The Imperial Pilgrimage Tour
Drinking a bowl of frothy, fresh green tea ( matcha ),
contemplating the stillness of the temple garden at Taimadera, was
the perfect way to start this tour. The longer we sat, the stiller
we were, the more we began to notice in the garden; the two 3-storey
pagodas, the koi carp weaving slowly around the still
pond, the small, offset stone bridge, the occasional falling leaf,
the clear, bell-like echo of water as it dripped into a clay pot
The temperature fell as we ascended Mount Koya to our temple lodging.
Rain fell in the night. Last year it snowed at this time. We were
the only guests attending the morning sutra recitals this time,
so we were able to ask the Buddhist priest questions quite freely
afterwards. A chance to get to know a little bit more about the
mysteries of the mikkyo, or Shingon (‘Pure Word') Esoteric
Buddhism. We of course discovered more the deeper we trekked in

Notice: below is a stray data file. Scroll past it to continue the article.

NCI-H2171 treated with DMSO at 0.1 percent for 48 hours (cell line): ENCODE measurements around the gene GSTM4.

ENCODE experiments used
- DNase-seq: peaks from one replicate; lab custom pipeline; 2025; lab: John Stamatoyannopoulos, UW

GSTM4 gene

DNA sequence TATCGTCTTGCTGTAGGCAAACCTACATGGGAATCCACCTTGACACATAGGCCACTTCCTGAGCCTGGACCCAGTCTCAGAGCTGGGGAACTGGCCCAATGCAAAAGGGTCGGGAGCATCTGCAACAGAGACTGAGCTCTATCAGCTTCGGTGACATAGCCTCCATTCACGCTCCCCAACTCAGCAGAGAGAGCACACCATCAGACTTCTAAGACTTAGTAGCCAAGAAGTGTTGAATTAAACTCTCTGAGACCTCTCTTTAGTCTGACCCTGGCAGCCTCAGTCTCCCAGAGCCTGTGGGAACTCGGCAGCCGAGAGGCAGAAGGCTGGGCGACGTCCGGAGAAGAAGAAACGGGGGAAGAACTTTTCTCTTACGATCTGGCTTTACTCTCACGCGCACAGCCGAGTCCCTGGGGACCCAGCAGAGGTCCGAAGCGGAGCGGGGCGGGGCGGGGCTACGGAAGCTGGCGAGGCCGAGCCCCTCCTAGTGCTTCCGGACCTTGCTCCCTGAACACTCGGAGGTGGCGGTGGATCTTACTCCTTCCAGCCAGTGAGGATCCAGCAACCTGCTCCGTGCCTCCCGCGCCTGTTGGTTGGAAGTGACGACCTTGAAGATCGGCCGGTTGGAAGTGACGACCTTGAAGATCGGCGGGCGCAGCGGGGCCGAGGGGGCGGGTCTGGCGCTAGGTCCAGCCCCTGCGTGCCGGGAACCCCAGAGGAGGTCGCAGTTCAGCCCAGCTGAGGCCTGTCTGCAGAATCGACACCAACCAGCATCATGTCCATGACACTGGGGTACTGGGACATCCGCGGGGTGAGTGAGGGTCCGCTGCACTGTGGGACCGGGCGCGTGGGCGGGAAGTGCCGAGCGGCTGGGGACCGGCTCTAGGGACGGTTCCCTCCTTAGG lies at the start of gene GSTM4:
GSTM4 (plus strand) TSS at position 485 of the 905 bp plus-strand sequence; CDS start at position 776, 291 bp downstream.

the Kii mountains in the days that followed.
For the first time on a tour, we spent the morning walking the
Nyonindo path around the rim of Mount Koya . We did about half of
the route. Women were formerly not permitted to enter into the centre
of Mount Koya where the Buddhist monasteries were established, so
had to content themselves with a visit to the Nyonindo temple and
a stretch of pilgrimage around the mountain. Times have changed
though, and women can not only access Mount Koya freely, but can
now be priests. Signs of the times were also clearly evident among
the cedar trees alongside the path, where we noticed a small forest
of domestic TV antennae, planted high on the hill above the monasteries
to get better reception.
As well as the thousands of memorials to the great and good in
the cemetery on Mount Koya, there are also memorials to creatures
including lice who have been exterminated by Japan's equivalent
of Rent-to-Kill, a space rocket installation (see photo), and a
huge UCC coffee company mug of coffee (a memorial to those who overdosed
on caffeine?). The more conventional monuments are to poets, priests,
shogun and daimyo , politicians, wealthy merchants, and
members of the imperial family.
Well fed and rested, despite midnight gasping clearly audible from